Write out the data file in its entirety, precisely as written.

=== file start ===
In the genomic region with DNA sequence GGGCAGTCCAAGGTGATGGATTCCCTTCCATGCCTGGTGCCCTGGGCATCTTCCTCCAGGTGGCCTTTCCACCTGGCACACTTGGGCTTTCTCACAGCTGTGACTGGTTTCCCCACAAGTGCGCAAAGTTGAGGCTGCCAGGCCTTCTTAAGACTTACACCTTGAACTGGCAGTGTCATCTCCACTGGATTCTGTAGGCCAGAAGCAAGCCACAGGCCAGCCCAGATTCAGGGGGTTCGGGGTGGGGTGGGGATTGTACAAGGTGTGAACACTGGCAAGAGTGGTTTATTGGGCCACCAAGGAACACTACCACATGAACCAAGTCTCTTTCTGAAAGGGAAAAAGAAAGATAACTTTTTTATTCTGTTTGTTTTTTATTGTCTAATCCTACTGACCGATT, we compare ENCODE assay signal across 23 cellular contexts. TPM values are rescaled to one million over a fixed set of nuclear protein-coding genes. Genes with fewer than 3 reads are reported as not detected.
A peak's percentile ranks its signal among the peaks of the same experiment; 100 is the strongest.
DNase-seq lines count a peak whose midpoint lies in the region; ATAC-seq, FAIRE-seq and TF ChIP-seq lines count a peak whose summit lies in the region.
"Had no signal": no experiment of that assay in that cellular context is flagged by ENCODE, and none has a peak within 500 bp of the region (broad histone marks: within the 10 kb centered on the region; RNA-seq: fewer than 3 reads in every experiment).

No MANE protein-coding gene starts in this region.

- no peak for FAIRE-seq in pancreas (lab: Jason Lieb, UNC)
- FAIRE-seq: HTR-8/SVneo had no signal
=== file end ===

In the genomic region with DNA sequence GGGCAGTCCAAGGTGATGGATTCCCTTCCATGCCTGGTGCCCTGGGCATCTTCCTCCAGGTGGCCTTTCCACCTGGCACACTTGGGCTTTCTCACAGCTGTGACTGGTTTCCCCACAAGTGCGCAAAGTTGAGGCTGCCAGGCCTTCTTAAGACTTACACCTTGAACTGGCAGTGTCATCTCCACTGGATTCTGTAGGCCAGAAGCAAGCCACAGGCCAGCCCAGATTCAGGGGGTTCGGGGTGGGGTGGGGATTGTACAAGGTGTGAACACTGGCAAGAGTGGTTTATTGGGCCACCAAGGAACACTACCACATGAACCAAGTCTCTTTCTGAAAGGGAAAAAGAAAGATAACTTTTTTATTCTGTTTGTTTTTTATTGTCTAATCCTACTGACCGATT, we compare ENCODE assay signal across 23 cellular contexts. TPM values are rescaled to one million over a fixed set of nuclear protein-coding genes. Genes with fewer than 3 reads are reported as not detected.
A peak's percentile ranks its signal among the peaks of the same experiment; 100 is the strongest.
DNase-seq lines count a peak whose midpoint lies in the region; ATAC-seq, FAIRE-seq and TF ChIP-seq lines count a peak whose summit lies in the region.
"Had no signal": no experiment of that assay in that cellular context is flagged by ENCODE, and none has a peak within 500 bp of the region (broad histone marks: within the 10 kb centered on the region; RNA-seq: fewer than 3 reads in every experiment).

No MANE protein-coding gene starts in this region.

- no peak for FAIRE-seq in pancreas (lab: Jason Lieb, UNC)
- FAIRE-seq: HTR-8/SVneo had no signal